I do think there is way too little airplay on Asian American issues and real life Asian American stories. So the problems persist. An occasional article or roundtable won’t do much to effect change.

One thing that must happen is for Asian Americans to learn the stories of more Asian Americans to represent Asian Americans. And more of those stories have to be told online and not just offline.

Jun 232011
 

This is a conversation I want to engage. And Vince Marotte has fired the first shot. It won’t be the last. The church has a big glaring communication problem and Vince calls it out with his first eBook, Context and Voice: Communication Design in our New Media Culture.
Vince describes the problem this way in Chapter 2:

Something is broken in the way that the Church communicates. There is a serious disconnect between how the culture communicates and how the Church does. This is in stark contrast to the church of a hundred and fifty years ago which was the catalyst of cutting edge communication technology and strategies. Starting with the Hebrew culture of story telling and the passing down of scriptures, history, genealogy and arts through simple spoken word.

My remarks here will be a book impression. Not a book review. Not a critique. Not a summary. Not an overview. More of a book reaction. I was very eager to read the book and finished it in a day.

I liked the book’s idea, not just because I’m an ideas guy. I like the author. I just had a nagging feeling that something was missing.

Maybe I’ve hung out with Vince too many times during this year; one too many. *grin* The book didn’t have the shock value for me that it will have for average joe church leader. And if you’ve been a follower of @m_vince or subscriber to nikao.ws like me, you would have heard these ideas before too: on a webinar and/or in a presentation slide deck.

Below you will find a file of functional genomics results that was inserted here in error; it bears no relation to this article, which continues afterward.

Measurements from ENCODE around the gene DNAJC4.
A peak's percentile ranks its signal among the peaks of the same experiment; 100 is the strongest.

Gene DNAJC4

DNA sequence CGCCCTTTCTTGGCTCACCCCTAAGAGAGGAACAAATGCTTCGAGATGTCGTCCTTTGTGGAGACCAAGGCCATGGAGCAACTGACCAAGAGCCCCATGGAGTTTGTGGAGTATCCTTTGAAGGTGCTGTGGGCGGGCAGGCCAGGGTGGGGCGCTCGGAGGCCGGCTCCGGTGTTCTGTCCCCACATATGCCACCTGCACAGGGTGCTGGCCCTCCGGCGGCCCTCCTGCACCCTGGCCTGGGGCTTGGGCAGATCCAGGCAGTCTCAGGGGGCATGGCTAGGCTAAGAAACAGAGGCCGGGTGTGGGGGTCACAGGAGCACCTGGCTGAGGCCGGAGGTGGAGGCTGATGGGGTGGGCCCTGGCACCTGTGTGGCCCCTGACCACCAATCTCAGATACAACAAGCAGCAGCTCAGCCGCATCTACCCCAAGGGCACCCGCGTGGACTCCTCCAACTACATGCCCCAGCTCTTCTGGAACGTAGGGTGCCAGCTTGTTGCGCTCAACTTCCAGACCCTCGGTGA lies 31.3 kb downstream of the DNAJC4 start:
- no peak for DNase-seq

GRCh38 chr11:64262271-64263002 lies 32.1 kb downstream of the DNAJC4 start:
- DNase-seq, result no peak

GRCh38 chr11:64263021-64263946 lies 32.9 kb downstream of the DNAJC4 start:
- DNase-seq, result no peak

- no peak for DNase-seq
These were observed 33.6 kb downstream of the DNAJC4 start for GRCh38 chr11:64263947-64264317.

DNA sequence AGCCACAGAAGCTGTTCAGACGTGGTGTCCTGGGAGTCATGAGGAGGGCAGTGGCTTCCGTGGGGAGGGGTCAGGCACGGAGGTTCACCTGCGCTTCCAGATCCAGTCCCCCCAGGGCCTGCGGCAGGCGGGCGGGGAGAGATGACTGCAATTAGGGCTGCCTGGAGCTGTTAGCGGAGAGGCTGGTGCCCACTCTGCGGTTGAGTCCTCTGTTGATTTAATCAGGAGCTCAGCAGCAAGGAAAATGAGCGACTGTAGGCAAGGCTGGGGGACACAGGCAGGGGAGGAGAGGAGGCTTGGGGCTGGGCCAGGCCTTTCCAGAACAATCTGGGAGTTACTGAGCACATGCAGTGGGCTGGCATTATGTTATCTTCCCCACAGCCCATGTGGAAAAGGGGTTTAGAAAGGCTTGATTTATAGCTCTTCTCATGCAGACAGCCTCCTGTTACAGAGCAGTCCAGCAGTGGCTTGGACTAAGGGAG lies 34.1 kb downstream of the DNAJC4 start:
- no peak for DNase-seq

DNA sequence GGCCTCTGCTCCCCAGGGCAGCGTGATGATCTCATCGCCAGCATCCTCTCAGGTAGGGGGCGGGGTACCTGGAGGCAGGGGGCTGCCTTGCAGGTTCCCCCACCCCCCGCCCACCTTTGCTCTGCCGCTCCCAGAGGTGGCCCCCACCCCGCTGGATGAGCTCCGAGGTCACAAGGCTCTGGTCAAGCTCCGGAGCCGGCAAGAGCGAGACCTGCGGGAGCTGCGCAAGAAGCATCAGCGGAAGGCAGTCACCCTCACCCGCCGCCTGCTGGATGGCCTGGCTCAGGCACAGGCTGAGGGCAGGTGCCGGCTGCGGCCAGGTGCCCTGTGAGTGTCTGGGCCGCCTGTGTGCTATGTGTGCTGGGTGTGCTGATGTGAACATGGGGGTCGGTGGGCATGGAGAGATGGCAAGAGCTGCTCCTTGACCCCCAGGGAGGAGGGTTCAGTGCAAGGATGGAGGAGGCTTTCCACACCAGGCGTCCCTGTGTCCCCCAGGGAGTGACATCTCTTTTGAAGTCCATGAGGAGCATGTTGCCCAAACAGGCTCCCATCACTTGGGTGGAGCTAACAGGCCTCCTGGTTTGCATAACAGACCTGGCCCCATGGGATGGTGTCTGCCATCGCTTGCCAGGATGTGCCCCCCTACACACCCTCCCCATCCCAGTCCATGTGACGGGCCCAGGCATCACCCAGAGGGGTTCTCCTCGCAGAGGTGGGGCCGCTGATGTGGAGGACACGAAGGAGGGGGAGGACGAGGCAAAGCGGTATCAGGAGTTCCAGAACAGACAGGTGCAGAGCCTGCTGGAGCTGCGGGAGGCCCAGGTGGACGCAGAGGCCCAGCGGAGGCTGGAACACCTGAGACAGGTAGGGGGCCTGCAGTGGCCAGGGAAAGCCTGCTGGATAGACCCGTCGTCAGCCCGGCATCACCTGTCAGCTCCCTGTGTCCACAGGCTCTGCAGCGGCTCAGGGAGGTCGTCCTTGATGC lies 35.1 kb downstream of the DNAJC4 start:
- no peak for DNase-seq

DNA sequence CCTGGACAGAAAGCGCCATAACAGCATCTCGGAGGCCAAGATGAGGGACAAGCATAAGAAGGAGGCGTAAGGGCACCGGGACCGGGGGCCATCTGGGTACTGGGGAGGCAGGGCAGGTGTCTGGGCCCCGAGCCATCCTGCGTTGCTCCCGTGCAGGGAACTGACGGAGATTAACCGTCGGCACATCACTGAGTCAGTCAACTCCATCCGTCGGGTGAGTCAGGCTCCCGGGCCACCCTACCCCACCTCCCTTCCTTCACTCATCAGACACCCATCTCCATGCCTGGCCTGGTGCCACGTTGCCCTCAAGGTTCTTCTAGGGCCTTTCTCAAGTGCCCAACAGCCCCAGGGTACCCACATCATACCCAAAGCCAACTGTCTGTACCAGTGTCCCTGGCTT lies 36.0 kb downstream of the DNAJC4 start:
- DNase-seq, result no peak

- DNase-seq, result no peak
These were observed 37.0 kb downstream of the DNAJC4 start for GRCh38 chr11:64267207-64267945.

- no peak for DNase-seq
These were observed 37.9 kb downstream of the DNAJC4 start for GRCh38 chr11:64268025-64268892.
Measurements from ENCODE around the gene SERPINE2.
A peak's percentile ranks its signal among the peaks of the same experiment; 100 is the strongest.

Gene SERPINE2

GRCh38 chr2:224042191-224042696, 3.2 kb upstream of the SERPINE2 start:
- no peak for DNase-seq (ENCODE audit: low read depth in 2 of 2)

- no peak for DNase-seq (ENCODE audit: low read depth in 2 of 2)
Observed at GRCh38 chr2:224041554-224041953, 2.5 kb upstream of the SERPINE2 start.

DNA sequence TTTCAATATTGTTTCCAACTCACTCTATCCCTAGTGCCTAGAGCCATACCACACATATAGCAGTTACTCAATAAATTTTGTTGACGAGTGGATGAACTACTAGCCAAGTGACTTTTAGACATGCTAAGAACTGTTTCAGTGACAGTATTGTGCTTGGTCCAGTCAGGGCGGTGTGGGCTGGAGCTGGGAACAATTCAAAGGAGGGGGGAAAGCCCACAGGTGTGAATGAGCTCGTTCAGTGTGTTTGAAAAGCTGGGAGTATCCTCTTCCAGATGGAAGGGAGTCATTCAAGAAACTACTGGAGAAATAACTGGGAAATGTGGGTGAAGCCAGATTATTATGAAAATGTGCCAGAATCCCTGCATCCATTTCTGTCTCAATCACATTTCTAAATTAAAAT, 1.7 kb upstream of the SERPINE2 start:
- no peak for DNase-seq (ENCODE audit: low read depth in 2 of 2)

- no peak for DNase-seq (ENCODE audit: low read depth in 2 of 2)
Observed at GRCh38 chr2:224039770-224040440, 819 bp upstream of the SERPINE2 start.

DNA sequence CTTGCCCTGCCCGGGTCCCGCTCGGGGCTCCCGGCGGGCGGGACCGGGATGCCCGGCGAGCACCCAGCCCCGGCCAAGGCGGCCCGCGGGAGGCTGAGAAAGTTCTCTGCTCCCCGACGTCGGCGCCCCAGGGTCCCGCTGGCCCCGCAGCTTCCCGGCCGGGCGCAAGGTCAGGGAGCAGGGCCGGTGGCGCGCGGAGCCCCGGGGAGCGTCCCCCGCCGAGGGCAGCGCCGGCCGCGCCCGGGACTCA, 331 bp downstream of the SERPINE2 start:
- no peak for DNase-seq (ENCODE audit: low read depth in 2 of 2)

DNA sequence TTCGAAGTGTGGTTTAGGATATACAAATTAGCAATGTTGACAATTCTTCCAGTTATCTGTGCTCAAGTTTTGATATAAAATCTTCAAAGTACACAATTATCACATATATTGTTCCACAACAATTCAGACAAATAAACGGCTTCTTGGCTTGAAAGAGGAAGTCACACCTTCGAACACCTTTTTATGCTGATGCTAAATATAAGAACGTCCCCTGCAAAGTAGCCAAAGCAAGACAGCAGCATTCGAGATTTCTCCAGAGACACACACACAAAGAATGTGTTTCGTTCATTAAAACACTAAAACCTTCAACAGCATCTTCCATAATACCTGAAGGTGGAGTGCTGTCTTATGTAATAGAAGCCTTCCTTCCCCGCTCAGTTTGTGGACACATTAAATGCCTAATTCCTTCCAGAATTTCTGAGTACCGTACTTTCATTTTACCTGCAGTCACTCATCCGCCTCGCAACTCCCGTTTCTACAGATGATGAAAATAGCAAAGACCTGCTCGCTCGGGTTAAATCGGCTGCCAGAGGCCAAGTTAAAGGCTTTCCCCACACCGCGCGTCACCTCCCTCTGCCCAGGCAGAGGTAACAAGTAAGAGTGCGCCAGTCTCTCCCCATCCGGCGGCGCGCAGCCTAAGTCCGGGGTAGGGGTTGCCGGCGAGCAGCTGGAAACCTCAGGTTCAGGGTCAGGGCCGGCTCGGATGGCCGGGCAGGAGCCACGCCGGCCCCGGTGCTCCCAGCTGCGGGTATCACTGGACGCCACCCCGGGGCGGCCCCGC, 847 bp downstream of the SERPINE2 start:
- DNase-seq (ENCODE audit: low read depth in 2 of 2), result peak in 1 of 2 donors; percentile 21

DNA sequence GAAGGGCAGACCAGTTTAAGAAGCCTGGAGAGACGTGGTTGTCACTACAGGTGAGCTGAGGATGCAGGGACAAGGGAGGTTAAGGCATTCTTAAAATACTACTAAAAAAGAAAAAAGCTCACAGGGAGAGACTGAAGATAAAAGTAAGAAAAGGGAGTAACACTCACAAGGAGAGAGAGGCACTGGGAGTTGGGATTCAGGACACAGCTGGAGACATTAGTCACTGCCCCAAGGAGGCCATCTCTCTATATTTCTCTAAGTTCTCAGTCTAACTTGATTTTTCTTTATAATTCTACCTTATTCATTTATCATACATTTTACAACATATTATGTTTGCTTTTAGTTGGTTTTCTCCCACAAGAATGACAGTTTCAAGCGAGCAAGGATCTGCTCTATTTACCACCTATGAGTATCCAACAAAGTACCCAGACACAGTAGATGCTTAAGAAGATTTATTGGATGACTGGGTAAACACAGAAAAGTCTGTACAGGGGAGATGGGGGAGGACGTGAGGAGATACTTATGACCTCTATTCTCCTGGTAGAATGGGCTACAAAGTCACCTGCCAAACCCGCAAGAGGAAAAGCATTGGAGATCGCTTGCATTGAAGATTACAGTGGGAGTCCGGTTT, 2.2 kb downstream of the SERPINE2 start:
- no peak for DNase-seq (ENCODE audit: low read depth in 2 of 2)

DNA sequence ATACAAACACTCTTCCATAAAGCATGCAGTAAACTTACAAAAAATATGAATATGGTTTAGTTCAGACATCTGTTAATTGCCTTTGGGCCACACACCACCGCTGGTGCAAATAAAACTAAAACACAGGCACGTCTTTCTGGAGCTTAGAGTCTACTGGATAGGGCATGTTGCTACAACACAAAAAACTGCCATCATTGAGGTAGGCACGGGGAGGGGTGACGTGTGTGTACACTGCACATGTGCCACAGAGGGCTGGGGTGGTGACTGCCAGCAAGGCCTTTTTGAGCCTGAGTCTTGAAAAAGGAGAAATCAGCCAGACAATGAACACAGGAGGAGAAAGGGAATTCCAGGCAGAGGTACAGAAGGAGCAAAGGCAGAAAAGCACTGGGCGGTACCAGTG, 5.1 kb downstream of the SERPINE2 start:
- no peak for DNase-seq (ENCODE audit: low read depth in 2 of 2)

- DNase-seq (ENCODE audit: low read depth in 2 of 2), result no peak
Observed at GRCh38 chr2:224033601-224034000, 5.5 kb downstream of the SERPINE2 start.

Maybe I read it too fast. The book is written in a stream-of-consciousness conversational-style and the reader is warned right in the introduction. This did make the book easy to read. Did I mention I read it in a day, actually, under a day?

Maybe the typos bothered me. Did Vince talk into his MacBook and run a voice-recognition software like Dragon Naturally Speaking, and out came this eBook? :) Again, I love what he said but what was written (typed) made for a bumpy ride. :)

One thing missing from the book was pictures, or diagrams, or charts. That didn’t reflect new media very well. In other words, words alone don’t do the book justice. Or was this a restriction of the eBook format? I needed a picture, a framework to unpack the big ideas. And I’m an ideas guy.

Vince uses key words in a new way and with fresh nuances: designing communication. context. voice. culture. distribution. content creators. What does it all mean? It wasn’t mapped out. (And that’s okay by me.) Vince does like to skateboard, and there are no paths in a skate park, so he takes us on quite a ride. Doesn’t give us answers. He does get our adrenaline going and I know for me I want more. Here’s the 1 diagram that can help you get the lay of the land, the skate park, of the eBook: